… because of an injury that happened in 2015.

Incompetent? Oh, that’s not even a question. Of course the Colts are incompetent.

That’s not a word the Colts would use, obviously. They prefer “optimistic.”

“We all were optimistic that this was going to work out sooner than later,” says first-year general manager Chris Ballard, who inherited this mess and now is the poor sap trying to explain it. “But unfortunately the human body — everybody’s human body is different and we are where we are. There’s not much we can do about it.”

Can you imagine being an NFL free agent after this season and choosing to play for a team so, um, optimistic that it botched its quarterback position — and its quarterback — as badly as this one? Owner Jim Irsay uttered these words in October 2016, when Luck was on the injury report weekly with a shoulder injury that was a year old at that point. “He is fine,” Irsay said, “and the shoulder is something that just disappears into the woodwork when he wins his next MVP or when he wins a Super Bowl.”

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Jags Blank Colts And Win 27-0

Written by Jim Ayello at Indianapolis Star.com

Sorry, Indianapolis Colts fans. It gets worse.

Not only did the Colts get embarrassed by an AFC South rival at home, blown out 27-0 at the hands of the once-lowly Jacksonville Jaguars, but they did it in historic fashion. The Colts had gone 375 games in a row — the third longest streak in NFL history — without being shutout. That streak, spanning 24 years, ended Sunday.

Unfortunately, the Colts’ dysfunction goes deeper and gets worse.

How much worse? Let us count the ways:

0 

Not only the number of points the Colts scored, but the total yards gained by Jacoby Brissett on a highly questionable quarterback sneak on fourth-and-2 from inside the Jaguars’ 10-yard-line. After the game, Colts coach Chuck Pagano pointed to confusion about the play call despite it coming after a timeout. Both Pagano and Brissett said the play was their fault.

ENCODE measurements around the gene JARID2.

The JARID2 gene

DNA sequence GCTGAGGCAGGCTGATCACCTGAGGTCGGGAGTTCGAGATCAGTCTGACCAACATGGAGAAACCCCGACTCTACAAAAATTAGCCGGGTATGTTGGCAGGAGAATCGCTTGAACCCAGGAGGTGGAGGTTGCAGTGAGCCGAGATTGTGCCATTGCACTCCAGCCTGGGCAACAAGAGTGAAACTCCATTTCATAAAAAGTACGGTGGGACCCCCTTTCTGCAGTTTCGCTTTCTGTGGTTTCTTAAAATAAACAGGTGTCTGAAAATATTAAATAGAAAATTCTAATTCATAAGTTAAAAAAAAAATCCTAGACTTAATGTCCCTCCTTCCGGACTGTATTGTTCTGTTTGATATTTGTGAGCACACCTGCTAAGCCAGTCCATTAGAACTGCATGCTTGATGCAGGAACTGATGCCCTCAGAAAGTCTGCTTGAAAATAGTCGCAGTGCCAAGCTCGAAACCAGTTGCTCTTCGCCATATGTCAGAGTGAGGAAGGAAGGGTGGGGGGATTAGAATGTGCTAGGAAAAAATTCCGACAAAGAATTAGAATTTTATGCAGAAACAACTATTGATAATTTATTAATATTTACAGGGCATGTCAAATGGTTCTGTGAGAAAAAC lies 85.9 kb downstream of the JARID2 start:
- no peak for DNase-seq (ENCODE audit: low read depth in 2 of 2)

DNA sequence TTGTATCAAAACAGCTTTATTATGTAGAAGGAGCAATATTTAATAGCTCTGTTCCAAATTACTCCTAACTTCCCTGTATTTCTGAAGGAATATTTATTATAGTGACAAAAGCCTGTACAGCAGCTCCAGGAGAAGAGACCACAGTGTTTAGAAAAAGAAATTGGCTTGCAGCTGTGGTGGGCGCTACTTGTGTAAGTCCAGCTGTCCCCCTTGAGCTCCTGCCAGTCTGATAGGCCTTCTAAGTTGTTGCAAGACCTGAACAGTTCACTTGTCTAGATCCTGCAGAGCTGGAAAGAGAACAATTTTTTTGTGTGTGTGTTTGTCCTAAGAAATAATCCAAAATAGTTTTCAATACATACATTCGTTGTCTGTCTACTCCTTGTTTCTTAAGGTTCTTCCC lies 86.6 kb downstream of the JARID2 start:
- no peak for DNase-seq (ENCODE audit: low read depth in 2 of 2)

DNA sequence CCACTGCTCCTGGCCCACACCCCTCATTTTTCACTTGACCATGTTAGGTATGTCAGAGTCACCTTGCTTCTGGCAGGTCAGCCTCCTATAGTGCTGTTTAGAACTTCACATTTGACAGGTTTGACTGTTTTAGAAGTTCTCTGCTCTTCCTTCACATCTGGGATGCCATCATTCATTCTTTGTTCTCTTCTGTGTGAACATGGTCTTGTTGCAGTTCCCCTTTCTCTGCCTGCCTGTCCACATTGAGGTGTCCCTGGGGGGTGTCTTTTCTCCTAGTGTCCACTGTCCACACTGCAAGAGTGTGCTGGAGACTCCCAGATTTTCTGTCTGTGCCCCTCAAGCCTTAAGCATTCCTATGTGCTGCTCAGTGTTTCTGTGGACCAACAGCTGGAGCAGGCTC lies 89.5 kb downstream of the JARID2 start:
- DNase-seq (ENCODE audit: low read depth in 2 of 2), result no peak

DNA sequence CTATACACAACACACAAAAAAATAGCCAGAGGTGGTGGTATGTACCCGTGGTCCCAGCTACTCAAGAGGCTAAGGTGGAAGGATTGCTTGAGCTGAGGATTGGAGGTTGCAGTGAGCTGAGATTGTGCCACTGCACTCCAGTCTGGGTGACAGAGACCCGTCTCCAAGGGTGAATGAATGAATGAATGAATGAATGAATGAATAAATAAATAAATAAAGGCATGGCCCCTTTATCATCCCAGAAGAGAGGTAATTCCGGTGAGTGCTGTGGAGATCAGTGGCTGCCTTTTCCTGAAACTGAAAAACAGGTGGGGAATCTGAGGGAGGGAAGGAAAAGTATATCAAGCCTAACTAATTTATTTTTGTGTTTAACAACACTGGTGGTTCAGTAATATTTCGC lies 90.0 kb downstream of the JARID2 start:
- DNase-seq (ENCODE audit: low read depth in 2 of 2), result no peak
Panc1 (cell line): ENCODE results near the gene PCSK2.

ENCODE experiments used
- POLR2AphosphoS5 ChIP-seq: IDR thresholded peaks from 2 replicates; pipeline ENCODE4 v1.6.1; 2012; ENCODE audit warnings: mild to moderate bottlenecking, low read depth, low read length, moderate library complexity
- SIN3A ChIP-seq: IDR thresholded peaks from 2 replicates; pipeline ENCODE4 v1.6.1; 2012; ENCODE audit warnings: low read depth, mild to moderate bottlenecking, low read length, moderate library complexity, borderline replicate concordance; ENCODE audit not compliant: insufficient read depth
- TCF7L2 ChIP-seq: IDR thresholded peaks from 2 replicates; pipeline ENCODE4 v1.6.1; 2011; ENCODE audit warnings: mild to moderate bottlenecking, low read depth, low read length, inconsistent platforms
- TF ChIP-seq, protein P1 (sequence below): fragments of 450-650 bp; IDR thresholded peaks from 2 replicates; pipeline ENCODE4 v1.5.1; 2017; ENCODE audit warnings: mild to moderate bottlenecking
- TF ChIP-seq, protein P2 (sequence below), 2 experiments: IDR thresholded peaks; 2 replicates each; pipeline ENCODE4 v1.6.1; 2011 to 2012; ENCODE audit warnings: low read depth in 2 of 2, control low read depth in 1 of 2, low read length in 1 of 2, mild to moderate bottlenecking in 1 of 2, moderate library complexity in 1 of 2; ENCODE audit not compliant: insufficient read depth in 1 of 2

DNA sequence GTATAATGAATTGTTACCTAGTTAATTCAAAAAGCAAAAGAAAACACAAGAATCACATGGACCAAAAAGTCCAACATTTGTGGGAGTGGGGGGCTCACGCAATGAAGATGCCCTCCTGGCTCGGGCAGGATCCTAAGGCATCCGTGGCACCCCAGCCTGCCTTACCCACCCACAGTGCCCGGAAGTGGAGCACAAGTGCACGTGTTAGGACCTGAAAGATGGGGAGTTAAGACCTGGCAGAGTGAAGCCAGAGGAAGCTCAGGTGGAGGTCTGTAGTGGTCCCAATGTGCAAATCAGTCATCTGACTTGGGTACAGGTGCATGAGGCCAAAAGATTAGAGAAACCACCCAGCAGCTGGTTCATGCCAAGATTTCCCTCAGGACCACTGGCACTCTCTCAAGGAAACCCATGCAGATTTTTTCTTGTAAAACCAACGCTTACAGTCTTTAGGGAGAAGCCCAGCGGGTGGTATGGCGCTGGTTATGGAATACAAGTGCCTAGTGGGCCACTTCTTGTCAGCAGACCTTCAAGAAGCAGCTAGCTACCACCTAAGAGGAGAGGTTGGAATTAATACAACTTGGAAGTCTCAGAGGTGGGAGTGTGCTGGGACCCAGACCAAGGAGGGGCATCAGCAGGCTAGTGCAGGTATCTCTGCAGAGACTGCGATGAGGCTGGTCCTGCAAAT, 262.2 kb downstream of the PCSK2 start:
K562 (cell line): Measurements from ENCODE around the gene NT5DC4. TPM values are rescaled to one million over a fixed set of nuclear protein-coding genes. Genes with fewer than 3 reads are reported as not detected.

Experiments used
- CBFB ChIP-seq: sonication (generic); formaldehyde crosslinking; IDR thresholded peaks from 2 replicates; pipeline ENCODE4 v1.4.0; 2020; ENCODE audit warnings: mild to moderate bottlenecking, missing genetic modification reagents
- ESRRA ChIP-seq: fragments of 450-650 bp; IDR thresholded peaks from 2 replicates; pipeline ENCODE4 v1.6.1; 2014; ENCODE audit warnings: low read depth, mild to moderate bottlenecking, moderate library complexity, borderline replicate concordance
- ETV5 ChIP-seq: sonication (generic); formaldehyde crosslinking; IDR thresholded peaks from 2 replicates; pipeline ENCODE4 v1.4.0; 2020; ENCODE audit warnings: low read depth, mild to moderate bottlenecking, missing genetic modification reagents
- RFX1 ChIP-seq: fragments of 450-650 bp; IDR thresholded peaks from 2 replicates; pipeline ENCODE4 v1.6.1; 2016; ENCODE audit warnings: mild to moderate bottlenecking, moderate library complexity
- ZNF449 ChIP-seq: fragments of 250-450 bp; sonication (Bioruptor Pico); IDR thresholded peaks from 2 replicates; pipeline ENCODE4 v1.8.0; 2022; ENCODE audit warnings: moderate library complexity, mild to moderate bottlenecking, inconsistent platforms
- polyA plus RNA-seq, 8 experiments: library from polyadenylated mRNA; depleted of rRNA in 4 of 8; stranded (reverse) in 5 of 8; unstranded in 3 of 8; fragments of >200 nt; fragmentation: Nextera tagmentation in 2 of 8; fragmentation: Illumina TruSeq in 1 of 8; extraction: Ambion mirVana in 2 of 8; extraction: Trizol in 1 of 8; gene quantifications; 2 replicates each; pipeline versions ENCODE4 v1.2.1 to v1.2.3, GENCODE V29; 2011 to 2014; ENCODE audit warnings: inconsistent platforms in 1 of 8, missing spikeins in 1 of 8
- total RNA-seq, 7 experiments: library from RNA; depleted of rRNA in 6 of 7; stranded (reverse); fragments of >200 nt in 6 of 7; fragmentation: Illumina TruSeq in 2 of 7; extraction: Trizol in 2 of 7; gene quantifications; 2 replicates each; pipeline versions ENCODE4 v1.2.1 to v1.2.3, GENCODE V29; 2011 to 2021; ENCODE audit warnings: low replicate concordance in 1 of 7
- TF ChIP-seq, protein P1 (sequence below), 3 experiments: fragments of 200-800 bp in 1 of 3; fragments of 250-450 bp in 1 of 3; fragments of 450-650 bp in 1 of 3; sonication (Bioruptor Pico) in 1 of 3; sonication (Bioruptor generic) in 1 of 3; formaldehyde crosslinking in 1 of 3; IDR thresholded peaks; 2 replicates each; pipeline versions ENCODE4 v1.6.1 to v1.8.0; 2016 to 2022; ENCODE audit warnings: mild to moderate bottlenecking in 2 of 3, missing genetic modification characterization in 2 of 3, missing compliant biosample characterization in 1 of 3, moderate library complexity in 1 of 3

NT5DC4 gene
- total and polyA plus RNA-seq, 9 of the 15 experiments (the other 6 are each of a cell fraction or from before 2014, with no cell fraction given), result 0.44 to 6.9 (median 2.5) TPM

1

The number of times a Colts drive lasted longer than nine plays. Offensive coordinator Rob Chudzinski’s lifeless crew went three-and-out three times and turned the ball over on downs twice.

2

The number of receptions by T.Y. Hilton. The Colts’ leading receiver snagged just two passes for 27 yards, as The Ghost once again disappeared in a big game. Two is also the number of times Hilton blamed the offensive line for the Colts’ inept offense.

3

The number of points the Jaguars were favored by heading into Sunday. Turns out that number should have been much, much bigger. Expect Las Vegas to list the Bengals as heavy favorites next week in Cincinnati.

4

The number of injuries to key players. The Colts lost their best offensive lineman (Ryan Kelly, hamstring), sack leader (John Simon, stinger), defensive back with the most passes defended (Rashaan Melvin, concussion) and the guy leading the team in interceptions (Malik Hooker, knee) all in the first half. That, folks, is the definition of adding injury to insult.

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Andrew Luck Suffers Another Setback To Get Back To Field

Written by Mike Wells at ESPN.com

Colts quarterback Andrew Luck will stop throwing for the time being because of soreness in his surgically repaired right shoulder, general manager Chris Ballard said Wednesday.

“The doctors and the trainers have decided to give him a cortisone shot to kind of take away some of that inflammation that’s been happening,” Ballard said.

“He’ll continue to rehab. We’re just going to shut down the throwing right now to get this thing calmed back down.”

Luck, who had shoulder surgery in January, practiced for two days two weeks ago and then amped up his workload during his two days of practice last week.

“I’ve watched every session of him throwing, and it’s been going really well,” Ballard said. “His velocity is good, his motion is good, all that is coming along at a good rate. It’s the soreness right now that we’re dealing with and have to get through.

“Understand this: Every player is different. Every rehab is different. Every surgery is different. That’s why we never put a timeline on this. Every guy is different. The good news is, Andrew is very in-tuned with his body and he’s being honest about what’s going on. That’s what we want and what we need.

“We want to get to a point where he can practice every day. His long-term success is at what we’re looking for.”

Ballard would not put a date on when Luck will resume practicing. He also didn’t shut the door on the possibility of putting his franchise quarterback on injured reserve, which would officially end his season.

“No, not at this time,” Ballard said about Luck potentially going on IR.